OU News Tracking

A couple of days ago, Stuart pointed me to Quarkbase, a one stop shop for looking at various web stats, counts and rankings for a particular domain (here’s the open.ac.uk domain on quarkbase, for example; see also: the Silobreaker view of the OU), which reminded me that I hadn’t created a version of the media release related news stories tracker that won me a gift voucher at IWMW2008 ;-)

So here it is: OU Media release effectiveness tracker pipe.

And to make it a little more palatable, here’s a view of the same in a Dipity timeline (which will also have the benefit of aggregating these items over time): OU media release effectiveness tracker timeline.

I also had a mess around trying to see how I could improve the implementation (one was was to add the “sort by date” flag to the Google news AJAX call (News Search Specific Arguments)), but then, of course, I got sidetracked… because it seemed that the Google News source I was using to search for news stories didn’t cover the THES (Times Higher Education Supplement).

My first thought was to use a Yahoo pipe to call a normal Google search, limited by domain to http://www.timeshighereducation.co.uk/: OU THES Search (via Google).

But that was a bit hit and miss, and didn’t necessarily return the most recent results… so instead I created a pipe to search over the last month of the THES for stories that mention “open university” and then scrape the THES search results page: OU THES Scraper.

If you want to see how it works, clone the pipe and edit it…

One reusable component of the pipe is this fragment that will make sure the date is in the correct format for an RSS feed (if it isn’t in the right format, Dipity may well ignore it…):

Here’s the full expression (actually, a PHP strftime expression) for outputting the date in the required RFC 822 date-time format: %a, %d %b %Y %H:%M:%S %z

To view the OU in the THES tracker over time, I’ve fed it into another Dipity timeline: OU in the THES.

(I’ve also added the THES stories to the OUseful “OU in the news” tab at http://ouseful.open.ac.uk/.)

Going back to the media release effectiveness tracker, even if I was to add the THES as another news source, the coverage of that service would still be rather sparse. For a more comprehensive version, it would be better to plug in to something like the LexisNexis API and search their full range of indexed news from newspapers, trade magazines and so on… That said, I’m not sure if we have a license to use that API, and/or a key for it? But then again, that’s not really my job… ;-)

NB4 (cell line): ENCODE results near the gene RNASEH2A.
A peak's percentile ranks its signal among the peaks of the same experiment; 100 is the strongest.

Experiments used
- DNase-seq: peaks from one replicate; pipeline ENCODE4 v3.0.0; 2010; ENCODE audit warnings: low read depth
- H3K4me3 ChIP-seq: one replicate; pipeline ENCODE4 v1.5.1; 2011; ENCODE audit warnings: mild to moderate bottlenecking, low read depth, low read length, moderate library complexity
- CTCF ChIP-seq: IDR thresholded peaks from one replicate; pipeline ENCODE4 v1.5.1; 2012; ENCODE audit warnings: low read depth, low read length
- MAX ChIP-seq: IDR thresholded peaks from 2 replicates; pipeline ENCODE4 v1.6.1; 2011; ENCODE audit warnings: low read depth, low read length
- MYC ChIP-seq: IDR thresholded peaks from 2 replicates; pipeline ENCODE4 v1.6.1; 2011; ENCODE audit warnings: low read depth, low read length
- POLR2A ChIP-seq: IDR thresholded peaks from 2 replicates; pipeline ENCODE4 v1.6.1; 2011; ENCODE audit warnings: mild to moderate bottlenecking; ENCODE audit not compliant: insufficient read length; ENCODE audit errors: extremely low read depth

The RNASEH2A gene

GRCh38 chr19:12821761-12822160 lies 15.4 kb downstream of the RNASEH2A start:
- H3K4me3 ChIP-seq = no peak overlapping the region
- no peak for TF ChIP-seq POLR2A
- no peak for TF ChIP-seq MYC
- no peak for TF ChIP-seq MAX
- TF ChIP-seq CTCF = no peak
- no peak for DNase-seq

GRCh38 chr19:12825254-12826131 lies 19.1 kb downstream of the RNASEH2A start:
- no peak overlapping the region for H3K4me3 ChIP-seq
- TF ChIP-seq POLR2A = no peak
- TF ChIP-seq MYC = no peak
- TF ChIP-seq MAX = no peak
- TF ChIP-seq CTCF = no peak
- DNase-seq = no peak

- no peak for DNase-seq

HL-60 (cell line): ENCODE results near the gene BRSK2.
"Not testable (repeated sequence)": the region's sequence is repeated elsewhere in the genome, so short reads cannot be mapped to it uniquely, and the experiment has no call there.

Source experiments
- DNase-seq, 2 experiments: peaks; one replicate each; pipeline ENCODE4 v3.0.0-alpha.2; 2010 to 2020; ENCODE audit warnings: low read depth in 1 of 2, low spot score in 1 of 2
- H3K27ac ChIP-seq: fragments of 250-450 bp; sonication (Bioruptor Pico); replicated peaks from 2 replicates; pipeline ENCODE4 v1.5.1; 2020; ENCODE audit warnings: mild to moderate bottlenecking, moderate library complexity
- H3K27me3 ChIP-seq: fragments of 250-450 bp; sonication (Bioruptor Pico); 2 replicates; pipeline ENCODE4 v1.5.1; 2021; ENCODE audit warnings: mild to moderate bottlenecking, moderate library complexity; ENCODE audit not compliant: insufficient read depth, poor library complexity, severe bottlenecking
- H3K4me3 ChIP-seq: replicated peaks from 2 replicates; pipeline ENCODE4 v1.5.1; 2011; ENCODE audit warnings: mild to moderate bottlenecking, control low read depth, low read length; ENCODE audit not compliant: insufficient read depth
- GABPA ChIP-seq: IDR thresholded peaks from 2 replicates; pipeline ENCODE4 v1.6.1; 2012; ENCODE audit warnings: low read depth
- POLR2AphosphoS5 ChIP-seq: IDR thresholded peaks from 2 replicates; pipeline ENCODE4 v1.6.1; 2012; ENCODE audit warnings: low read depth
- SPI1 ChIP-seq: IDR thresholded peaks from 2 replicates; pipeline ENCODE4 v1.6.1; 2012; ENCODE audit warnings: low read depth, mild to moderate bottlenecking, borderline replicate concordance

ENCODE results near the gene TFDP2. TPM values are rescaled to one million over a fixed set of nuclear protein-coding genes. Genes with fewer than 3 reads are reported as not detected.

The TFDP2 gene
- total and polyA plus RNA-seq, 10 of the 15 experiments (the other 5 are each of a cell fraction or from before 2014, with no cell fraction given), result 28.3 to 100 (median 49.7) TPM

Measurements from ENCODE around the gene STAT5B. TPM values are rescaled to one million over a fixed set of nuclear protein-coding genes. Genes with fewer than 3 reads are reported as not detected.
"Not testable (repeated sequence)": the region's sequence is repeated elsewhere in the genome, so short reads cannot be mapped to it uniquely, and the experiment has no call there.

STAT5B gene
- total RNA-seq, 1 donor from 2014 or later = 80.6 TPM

Contextual Content Server, Courtesy of Google?

Earlier this week, Google announced Ad serving for everyone, the opening up of their Ad Manager tool to all comers.

Ad Manager can help you sell, schedule, deliver, and measure both directly-sold and network-based inventory.

# Ad network management: Easily manage your third-party ad networks in Ad Manager to automatically maximize your network driven revenue.

# Day and Time Targeting: Don’t want your orders to run on weekends? No problem. With day and time targeting, you can set any new line items you create to run only during specific hours or days, or as little as 15 minutes per week. Use day and time targeting in addition to geography, bandwidth, browser, user language, operating system, domain and custom targeting.

There’s an excellent video overview and basic tutorial here: Google Ad Manager Introduction. (If that doesn’t work for you, here’s a text based tutorial from somewhere else….)

In part, the Ad Manager allows you to use your own ads with Google’s ad serving technology, which can deliver ads according to:
* Browser version
* Browser language
* Bandwidth
* Day and time
* Geography (Country, region or state, metro, and city)
* Operating system
* User domain

If you can provide custom tagging information (e.g. by adding information from a personal profile into the ad code on the page displayed to the user) then the Ad Manager can also be used to provide custom targeting according to the tags you have available.

So here’s what I’m thinking – can we use the Google Ad Manager service to deliver contextualised content to users? That is, create “ad” areas on a page, and deliver our own “content ads” to it through the Google Ad Manager.

So for example, we could have a contentAd sidebar widget on a Moodle VLE page; we could add a custom tag into the widget relating to a particular course; and we could serve course related “ad” content through the Ad Manager.

By running the content of a page through a content analyser (such as Open Calais, which now offers RESTful calls via HTTP POST), or looking on a site such as delicious to see what the page has been tagged with, we can generate ‘contextual tags’ to further customise the content delivery.

So what? So think of small chunks of content as “contentAds”, and use the Google Ad Manager to serve that content in a segmented, context specific way to your users… ;-)

What’s On Open2…

Chatting with Stuart over a pint last week, he mentioned that the Open2 folks had started publishing a programme announcement feed on Twitter that lets you know when a TV programme the OU’s been involved with is about to be shown on one of the BBC channels: open2 programme announcements on Twitter.

By subscribing to the RSS feed from the Open2 twitter account, it’s easy enough to get yourself an alert for upcoming BBC/OU programmes.

The link goes through to the programme page on the open2 website, which is probably a Good Thing, but it strikes me that there’s no obvious way to watch the programme from the Open2 page?